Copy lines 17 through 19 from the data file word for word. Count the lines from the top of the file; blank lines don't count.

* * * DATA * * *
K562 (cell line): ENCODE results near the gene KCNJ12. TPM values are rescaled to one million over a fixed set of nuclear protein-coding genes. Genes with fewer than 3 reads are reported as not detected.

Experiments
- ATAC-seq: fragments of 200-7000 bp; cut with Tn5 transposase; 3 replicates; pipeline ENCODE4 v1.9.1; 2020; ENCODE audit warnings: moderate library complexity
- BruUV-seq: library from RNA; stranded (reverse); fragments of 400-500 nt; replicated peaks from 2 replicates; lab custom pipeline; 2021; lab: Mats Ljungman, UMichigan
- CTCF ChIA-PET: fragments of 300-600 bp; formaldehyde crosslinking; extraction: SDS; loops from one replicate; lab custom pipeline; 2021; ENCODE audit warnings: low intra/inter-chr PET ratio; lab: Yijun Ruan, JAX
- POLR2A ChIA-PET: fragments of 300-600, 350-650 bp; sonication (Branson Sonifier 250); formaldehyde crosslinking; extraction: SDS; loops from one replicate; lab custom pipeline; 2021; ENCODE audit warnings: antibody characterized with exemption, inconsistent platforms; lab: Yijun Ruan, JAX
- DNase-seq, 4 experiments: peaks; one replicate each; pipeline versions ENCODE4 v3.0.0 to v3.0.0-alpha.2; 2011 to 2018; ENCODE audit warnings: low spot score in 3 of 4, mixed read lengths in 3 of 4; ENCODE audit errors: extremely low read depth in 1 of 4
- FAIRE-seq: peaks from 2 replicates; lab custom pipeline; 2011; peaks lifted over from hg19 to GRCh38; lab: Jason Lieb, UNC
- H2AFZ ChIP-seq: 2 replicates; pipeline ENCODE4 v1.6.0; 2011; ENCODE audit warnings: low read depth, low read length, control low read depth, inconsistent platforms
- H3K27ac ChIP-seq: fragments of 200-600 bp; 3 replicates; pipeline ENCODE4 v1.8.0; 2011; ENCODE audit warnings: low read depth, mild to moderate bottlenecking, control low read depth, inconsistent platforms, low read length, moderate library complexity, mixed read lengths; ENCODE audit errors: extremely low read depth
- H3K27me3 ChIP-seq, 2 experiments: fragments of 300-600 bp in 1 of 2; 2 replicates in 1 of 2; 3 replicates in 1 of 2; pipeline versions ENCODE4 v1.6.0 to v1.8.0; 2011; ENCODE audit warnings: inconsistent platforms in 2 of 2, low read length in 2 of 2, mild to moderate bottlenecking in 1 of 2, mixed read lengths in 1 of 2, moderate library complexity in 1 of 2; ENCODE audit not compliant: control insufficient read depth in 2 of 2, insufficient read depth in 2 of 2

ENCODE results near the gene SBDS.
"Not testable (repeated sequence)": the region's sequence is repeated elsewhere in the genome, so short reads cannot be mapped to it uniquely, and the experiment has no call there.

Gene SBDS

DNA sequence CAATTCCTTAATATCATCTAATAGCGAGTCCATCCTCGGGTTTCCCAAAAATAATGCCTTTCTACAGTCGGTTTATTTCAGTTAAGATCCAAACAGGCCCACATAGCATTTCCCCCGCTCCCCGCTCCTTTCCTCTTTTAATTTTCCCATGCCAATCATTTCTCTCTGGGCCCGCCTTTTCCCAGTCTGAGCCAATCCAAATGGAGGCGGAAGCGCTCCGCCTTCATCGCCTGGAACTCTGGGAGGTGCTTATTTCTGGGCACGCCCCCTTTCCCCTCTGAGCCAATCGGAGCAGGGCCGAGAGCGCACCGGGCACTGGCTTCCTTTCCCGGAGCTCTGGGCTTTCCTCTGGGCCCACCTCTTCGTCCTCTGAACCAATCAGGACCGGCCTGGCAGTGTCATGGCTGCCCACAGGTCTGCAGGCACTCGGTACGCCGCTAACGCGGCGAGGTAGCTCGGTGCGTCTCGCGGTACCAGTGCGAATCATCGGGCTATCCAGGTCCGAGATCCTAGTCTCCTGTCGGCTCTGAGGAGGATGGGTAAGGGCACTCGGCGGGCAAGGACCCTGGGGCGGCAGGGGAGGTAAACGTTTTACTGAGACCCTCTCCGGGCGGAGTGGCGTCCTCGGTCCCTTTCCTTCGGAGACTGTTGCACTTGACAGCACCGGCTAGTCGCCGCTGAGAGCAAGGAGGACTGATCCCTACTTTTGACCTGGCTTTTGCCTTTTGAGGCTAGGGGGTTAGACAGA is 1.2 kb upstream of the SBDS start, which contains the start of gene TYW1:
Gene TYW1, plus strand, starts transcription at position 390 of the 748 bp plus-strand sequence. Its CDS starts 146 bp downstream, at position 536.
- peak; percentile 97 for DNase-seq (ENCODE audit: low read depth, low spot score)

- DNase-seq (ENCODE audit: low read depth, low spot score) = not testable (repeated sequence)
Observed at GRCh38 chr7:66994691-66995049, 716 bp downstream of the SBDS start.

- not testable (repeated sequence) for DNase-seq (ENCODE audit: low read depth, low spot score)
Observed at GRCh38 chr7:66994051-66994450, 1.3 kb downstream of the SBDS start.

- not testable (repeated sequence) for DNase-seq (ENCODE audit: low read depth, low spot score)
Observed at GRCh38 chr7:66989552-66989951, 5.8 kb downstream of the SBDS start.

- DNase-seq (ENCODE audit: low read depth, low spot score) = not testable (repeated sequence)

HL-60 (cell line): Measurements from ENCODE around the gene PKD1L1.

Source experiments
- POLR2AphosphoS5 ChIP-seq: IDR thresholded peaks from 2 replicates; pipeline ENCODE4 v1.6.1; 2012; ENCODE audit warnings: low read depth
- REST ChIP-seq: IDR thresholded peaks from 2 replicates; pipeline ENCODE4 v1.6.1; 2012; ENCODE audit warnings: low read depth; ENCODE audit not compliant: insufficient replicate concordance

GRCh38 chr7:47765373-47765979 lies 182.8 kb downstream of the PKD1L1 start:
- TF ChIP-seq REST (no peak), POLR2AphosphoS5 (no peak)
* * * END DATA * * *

- peak; percentile 97 for DNase-seq (ENCODE audit: low read depth, low spot score)

- DNase-seq (ENCODE audit: low read depth, low spot score) = not testable (repeated sequence)
Observed at GRCh38 chr7:66994691-66995049, 716 bp downstream of the SBDS start.